“Everybody texts. It’s just the way of the world,” Datskovsky said. “It’s really difficult in today’s world to get someone on the phone expeditiously. I think it’s actually more dangerous for the patient if you have to wait for a voice confirmation.”
The commission in its December 2016 statement cited, among other reasons, these rationales for the CPOE texting ban:
- A burden on nurses to manually transcribe text orders into the EHR
- Verbal orders can be clarified but texting is asynchronous and requires an extra step
- Texting may add other extra steps by requiring the doctor or nurse to text multiple times for clarification
In any event, the expectation in the wider health IT community is the commission’s ruling will stand.
But don’t be too sure. The commission has reversed itself before.
In 2011 it banned all texting in healthcare, and then in May 2016 lifted that blanket ban, citing technology advances in secure messaging.
President Donald Trump has already begun the process of repealing the Affordable Care Act, known as Obamacare, by signing an executive order that allows certain government officials and entities to begin the process of dismantling the law.
Some health IT experts have said that they believe, despite Trump’s mission to repeal Obamacare, the effort towards value-based care will remain largely untouched. These experts explained that this is because regulations like the Medicare Access and CHIP Reauthorization Act (MACRA), which pushes healthcare towards value-based care, received strong bipartisan support when Congress approved the law in 2015.
However, it seems some major healthcare organizations are concerned about the future of value-based care. On January 25, the groups—including the American Hospital Association, the American Medical Association, Blue Cross Blue Shield and others—sent a letter to President Trump and other political leaders urging them to accelerate the transition from fee-for-service to value-based care, not impede it.
In the letter, the healthcare organizations outlined 10 principles for value-based care:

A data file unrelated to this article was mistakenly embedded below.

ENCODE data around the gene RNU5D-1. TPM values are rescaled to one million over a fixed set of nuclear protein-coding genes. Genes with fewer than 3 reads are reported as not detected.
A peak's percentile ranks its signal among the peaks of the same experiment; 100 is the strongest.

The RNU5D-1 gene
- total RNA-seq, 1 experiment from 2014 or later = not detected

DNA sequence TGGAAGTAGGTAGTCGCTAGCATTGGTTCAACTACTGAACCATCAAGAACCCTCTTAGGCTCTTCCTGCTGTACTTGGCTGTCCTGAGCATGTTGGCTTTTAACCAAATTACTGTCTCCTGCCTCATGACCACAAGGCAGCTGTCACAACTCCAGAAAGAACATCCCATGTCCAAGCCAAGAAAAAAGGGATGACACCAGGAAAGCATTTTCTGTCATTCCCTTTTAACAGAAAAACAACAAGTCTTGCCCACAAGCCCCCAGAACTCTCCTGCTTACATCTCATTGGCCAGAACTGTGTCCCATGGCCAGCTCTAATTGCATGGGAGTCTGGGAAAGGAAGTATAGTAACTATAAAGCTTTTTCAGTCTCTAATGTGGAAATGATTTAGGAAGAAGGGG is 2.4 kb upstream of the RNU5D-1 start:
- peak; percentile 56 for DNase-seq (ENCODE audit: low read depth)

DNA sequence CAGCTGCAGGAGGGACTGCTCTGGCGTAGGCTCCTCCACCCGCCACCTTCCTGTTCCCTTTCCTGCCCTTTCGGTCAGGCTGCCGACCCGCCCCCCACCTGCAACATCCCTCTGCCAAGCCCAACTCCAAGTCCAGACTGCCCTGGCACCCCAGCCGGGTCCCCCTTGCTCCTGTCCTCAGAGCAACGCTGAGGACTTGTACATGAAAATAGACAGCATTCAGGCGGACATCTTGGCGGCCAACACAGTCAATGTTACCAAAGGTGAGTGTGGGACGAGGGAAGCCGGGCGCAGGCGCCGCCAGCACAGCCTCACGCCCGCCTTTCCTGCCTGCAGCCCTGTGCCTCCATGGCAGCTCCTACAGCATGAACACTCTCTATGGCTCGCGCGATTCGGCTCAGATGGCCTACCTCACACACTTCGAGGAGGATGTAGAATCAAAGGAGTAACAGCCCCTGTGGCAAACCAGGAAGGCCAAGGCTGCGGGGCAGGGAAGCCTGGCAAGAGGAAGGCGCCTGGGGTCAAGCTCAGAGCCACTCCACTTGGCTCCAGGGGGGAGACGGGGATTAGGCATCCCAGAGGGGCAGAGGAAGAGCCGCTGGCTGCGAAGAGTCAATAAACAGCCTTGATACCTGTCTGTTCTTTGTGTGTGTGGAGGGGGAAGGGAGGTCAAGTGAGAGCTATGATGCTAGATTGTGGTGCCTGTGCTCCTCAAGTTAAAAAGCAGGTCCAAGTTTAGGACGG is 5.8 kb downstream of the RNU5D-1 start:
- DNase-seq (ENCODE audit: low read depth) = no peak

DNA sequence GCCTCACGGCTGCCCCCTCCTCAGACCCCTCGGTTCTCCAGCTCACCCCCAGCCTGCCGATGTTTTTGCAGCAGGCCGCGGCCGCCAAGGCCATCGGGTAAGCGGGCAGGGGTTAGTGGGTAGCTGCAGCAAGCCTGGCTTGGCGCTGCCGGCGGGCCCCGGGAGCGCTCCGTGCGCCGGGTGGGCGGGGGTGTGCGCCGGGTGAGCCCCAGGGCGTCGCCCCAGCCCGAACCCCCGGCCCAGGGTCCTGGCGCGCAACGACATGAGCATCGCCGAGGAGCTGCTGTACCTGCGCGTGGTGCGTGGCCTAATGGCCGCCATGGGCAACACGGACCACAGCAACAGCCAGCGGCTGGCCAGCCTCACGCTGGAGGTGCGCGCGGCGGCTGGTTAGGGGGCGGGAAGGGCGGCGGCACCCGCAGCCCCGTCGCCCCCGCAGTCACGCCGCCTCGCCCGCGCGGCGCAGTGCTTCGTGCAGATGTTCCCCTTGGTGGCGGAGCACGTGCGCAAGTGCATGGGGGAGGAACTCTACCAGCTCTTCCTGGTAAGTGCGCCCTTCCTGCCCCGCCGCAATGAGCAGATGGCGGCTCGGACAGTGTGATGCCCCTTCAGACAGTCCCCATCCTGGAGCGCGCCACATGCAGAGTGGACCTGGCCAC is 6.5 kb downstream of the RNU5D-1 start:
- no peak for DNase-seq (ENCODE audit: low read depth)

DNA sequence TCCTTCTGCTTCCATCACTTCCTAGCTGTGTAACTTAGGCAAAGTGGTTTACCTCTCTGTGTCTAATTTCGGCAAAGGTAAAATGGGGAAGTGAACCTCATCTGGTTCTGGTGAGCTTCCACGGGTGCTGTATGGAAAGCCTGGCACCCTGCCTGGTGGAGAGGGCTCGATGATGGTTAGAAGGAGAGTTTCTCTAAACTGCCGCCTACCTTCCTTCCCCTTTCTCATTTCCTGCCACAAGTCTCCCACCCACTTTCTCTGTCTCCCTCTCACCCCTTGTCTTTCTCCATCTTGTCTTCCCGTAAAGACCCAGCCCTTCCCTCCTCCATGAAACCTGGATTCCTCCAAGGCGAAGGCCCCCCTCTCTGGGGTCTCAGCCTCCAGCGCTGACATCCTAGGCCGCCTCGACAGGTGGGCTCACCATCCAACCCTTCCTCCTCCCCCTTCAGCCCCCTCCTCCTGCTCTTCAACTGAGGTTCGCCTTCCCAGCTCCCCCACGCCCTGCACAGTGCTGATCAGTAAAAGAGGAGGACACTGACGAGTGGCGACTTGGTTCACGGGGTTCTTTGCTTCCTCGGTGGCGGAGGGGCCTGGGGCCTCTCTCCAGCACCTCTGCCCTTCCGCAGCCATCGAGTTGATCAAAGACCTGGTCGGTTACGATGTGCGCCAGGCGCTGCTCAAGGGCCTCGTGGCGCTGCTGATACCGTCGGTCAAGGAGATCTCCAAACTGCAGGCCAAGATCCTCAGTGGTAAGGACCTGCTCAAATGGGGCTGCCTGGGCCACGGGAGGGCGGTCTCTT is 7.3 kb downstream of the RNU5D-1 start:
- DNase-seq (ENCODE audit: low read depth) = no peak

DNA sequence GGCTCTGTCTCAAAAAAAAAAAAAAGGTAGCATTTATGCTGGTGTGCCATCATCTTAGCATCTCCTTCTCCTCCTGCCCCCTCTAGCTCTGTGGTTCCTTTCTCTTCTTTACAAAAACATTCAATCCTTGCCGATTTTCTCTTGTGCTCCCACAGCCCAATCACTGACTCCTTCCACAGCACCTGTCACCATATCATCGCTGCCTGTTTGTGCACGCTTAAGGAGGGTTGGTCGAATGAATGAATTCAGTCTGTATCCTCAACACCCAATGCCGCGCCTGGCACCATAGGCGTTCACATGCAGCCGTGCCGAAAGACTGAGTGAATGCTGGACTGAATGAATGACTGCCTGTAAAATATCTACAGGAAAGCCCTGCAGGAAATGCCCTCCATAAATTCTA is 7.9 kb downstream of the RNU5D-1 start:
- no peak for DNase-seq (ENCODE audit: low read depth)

- Empower and engage patients to make healthcare decisions with information and support from their healthcare team.
- Invest in engaging patients in the development of measures of provider performance that are relevant to them and consistently and transparently reported by all public and private payers.
- Improve clinician and provider access to timely, accurate and complete claims data to better perform care management.
- Recognize that the socioeconomic status of many patients creates challenges in providing care and adjust payments to providers as appropriate.
- Design voluntary payment models that incentivize more participation and achieve the highest quality and cost value based on patient choice and competitive markets.
- Expand the use of waivers from fee-for-service legal and regulatory requirements that impede collaboration and shared accountability, while preserving consumer protections and safeguards against fraud.
- Build on and expand payment models that promote collaborative financial and care coordination arrangements using incentives that align payers, healthcare providers, providers of long-term care services and clinicians.
- Appropriately incentivize access to medical innovations and treatments that could improve quality of care and reduce overall system cost
- Promote public and private investment in the evidence-based testing and scaling of new alternative payment models as directed in MACRA so that clinicians, other healthcare providers and payers can learn how payment models work.
- Ensure alignment between private and public sector programs, which is important to a value-based payment marketplace.
With its leadership and programs in flux because of uncertainty accompanying the new administration, ONC has produced a flurry of activity lately punctuated by a slate of sessions scheduled for HIMSS 2017 in Orlando coming up Feb. 19.
But even as remaining ONC officials (the top ones have departed) prepare for an active HIMSS presence, the administration of President Donald Trump has already made preliminary moves that appear to strike at some of ONC’s key initiatives and programs.
In any case, ONC is planning no less than eight sessions at the Orange County Convention Center:
- A Town Hall event with the ONC leadership team (more about this later) about ONC’s role in the national health IT agenda
- A demonstration of the SMART App gallery, a market developed under a cooperative agreement between ONC and SMART Health IT, an open standards based technology platform developer, about the gallery’s collection of apps that use FHIR (Fast Health Interoperability Resources), the HL7 International standard, and APIs
- An update from ONC leaders about policy activities now underway at ONC, including 2015 Edition Health IT Certification program and alternative payment models, and upcoming health IT initiatives
- An education session with the agency’s Office of Standards and Technology about health IT testing operations, pilot programs and standards coordination
- A live demonstration by FHIR app developers of systems to allow patients and healthcare providers to share medication lists
- A “fireside chat” on value-based care with Jon White, M.S., the acting national coordinator for health IT, and Kate Goodrich, M.D., director of the CMS Center for Clinical Standards and Quality and CMS chief medical officer
- “Rock Stars of Blockchain in Healthcare,” a discussion with White and Steve Posnack, director of the Office of Standards and Technology, about the fast-growing blockchain encryption technology’s potential for creating a secure and interoperable nationwide health IT system